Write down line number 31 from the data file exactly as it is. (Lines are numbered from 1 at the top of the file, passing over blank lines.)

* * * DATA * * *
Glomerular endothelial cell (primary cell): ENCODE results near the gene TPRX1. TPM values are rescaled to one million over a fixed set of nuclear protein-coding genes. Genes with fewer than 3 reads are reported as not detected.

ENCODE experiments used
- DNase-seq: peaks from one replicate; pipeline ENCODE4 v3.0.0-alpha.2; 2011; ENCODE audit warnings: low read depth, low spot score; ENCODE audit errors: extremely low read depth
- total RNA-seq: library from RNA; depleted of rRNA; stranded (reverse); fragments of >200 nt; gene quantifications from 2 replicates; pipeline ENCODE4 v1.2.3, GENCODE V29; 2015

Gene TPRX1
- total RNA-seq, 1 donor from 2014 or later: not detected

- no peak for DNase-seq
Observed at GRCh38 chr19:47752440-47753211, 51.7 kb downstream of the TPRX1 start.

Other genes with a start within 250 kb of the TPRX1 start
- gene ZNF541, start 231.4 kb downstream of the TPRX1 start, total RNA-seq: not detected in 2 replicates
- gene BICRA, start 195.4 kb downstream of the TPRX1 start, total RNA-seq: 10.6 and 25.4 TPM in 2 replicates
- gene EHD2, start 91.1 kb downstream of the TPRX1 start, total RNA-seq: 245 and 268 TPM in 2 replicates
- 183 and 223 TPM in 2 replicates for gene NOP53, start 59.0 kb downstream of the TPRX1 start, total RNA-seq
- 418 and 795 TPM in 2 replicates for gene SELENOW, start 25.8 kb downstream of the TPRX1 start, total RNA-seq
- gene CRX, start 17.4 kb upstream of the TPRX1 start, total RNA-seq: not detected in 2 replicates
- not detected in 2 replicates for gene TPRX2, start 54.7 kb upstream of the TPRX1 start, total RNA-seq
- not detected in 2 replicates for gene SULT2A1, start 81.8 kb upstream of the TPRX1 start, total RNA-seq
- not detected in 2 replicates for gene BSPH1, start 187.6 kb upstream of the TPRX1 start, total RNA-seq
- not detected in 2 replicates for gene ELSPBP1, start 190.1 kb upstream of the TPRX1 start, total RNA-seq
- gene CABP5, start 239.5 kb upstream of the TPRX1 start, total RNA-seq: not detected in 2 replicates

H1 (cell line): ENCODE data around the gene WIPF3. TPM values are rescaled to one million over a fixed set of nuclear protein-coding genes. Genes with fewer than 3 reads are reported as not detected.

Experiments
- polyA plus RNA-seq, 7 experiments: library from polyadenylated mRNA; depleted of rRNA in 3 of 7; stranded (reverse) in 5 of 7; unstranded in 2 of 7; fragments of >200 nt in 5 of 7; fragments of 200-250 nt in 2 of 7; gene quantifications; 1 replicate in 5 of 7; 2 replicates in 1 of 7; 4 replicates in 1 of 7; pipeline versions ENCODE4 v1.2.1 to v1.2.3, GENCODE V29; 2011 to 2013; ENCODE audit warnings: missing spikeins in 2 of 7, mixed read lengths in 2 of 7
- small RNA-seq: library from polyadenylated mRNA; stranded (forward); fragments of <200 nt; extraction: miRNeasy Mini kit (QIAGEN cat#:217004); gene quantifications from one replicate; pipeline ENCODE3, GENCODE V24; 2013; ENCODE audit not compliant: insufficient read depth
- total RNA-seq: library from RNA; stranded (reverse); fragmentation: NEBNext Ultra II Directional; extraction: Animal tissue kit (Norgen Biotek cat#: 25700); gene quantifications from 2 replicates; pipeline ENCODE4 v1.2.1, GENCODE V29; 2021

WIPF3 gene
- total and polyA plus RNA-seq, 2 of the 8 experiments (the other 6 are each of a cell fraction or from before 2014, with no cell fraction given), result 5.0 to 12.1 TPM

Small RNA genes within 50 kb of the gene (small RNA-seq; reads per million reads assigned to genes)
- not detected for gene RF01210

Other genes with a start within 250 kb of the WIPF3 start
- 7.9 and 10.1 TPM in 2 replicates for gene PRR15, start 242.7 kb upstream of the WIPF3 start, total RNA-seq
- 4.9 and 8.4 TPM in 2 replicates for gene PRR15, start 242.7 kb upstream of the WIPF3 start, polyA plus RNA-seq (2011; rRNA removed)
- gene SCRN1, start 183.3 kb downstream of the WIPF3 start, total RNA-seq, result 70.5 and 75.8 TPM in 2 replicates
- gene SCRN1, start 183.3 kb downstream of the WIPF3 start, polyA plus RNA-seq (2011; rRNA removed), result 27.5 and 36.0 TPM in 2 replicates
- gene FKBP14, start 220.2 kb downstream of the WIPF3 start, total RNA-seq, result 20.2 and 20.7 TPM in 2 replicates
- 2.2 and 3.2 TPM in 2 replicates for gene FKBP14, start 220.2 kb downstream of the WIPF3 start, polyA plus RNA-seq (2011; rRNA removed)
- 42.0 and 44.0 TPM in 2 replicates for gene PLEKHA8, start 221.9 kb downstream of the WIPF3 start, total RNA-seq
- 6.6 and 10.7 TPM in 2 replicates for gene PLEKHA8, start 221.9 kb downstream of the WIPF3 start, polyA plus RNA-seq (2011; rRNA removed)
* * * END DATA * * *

- 7.9 and 10.1 TPM in 2 replicates for gene PRR15, start 242.7 kb upstream of the WIPF3 start, total RNA-seq